As a long-time believer in Rob Ryan and the entire Ryan family's approach to defense in the NFL, I have been pleased with the progress of the defense and the overall look that the ship has been steadied after a season where the Dallas Cowboys had set historical lows for points allowed.
But, Sunday night in Philadelphia represents a wonderful test for this defense to see if they have really put their "big play" issues behind them. And if you are looking for specifics or just a refresher on how bad things were in the months before Big Rob was hired here, let's review.
Last season the Cowboys were scored on more times than any edition of Dallas Cowboys football EVER. 436 points against was an all-time low for this franchise, and at 27.3 points a game, they rated 3rd worst, behind only 1960 (the expansion year) and 1962. In the entire NFL last year, only Denver was scored upon more than the once mighty Dallas defense.
2010 was also a year in which the Cowboys conceded the 2nd most yards in franchise history both on a total yards (5,885) and a per game (367.8) basis. Only 1985 was worse in each category.
With those historic lows in mind, you can certainly understand why many considered wholesale changes to be necessary. But, for reasons that can only be speculated upon, the Cowboys made only very subtle moves to their defensive personnel: Olshansky out/Kenyon Coleman in; Alan Ball back to 4th corner/Abe Elam signed to 1 year deal; and an expanded role for Sean Lee at the expense of Bradie James.
Otherwise, it was the deployment of those very same troops that would be the selling point for any improvement. How Wade Phillips and then Paul Pasqualoni used those same players were only going to be footnotes, because the complex packages and alignments of Ryan's scheme were ready to take the field.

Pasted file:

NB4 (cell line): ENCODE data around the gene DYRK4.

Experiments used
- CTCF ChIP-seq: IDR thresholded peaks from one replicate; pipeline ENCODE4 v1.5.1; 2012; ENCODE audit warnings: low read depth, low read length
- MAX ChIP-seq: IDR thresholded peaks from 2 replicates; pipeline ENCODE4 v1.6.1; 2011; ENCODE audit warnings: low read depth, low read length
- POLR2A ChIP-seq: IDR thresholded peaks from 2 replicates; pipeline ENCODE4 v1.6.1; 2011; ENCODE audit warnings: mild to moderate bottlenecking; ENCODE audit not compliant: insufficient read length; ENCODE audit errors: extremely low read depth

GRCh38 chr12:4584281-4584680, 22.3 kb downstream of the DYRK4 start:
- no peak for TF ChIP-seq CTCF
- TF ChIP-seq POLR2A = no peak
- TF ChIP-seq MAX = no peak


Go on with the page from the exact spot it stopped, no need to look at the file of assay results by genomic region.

One giant issue with installing such a defense was the NFL lockout. The early part of 2011 was thought to be a giant advantage to the teams who were not making large changes to their coaching staffs. But, the teams in this league that have to implement major overhauls to their squads were not going to have time to teach and install. The lockout said that would not be possible. In fact, the acquisition of new players was also going to be done on the fly and late in the summer. Coleman was signed on July 30th and Elam inked on August 4th. Both joining from Cleveland, they could be used to teach the scheme to the Cowboys, but it was all going to have to happen quickly.
So, going in, the thought process would be that the complexities of Ryan's defense were going to have to be learned as they go into the season. The phrase used was that "this defense would improve as the season went along".
After 6 games, the Cowboys defense has had the game in a fine position nearly every week. They played well enough to beat all of their opponents, but due to some generosity from the offense and in particular the QB Tony Romo, the results don't quite validate the major improvements that have been seen. The points against have dropped to 21.3 a game, but even that number is misleading with all of the non-defensive points conceded (interception returns for TDs, punt blocked for TD).